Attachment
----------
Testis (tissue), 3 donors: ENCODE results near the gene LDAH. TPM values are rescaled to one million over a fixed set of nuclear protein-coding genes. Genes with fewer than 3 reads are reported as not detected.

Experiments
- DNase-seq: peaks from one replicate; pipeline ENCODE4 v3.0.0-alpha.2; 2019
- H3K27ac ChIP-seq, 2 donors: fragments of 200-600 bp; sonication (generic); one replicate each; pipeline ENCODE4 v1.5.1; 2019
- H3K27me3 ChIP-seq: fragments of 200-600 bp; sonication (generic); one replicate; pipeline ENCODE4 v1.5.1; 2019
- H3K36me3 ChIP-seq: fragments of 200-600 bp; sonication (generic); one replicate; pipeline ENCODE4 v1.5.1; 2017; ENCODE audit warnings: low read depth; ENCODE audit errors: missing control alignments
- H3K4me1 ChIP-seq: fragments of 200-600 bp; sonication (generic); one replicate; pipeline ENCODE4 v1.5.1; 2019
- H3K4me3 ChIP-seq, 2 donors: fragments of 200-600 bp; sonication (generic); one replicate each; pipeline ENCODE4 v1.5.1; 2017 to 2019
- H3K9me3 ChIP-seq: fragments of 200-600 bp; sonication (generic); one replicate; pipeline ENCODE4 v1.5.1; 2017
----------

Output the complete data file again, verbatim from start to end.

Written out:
Testis (tissue), 3 donors: ENCODE results near the gene LDAH. TPM values are rescaled to one million over a fixed set of nuclear protein-coding genes. Genes with fewer than 3 reads are reported as not detected.

Experiments
- DNase-seq: peaks from one replicate; pipeline ENCODE4 v3.0.0-alpha.2; 2019
- H3K27ac ChIP-seq, 2 donors: fragments of 200-600 bp; sonication (generic); one replicate each; pipeline ENCODE4 v1.5.1; 2019
- H3K27me3 ChIP-seq: fragments of 200-600 bp; sonication (generic); one replicate; pipeline ENCODE4 v1.5.1; 2019
- H3K36me3 ChIP-seq: fragments of 200-600 bp; sonication (generic); one replicate; pipeline ENCODE4 v1.5.1; 2017; ENCODE audit warnings: low read depth; ENCODE audit errors: missing control alignments
- H3K4me1 ChIP-seq: fragments of 200-600 bp; sonication (generic); one replicate; pipeline ENCODE4 v1.5.1; 2019
- H3K4me3 ChIP-seq, 2 donors: fragments of 200-600 bp; sonication (generic); one replicate each; pipeline ENCODE4 v1.5.1; 2017 to 2019
- H3K9me3 ChIP-seq: fragments of 200-600 bp; sonication (generic); one replicate; pipeline ENCODE4 v1.5.1; 2017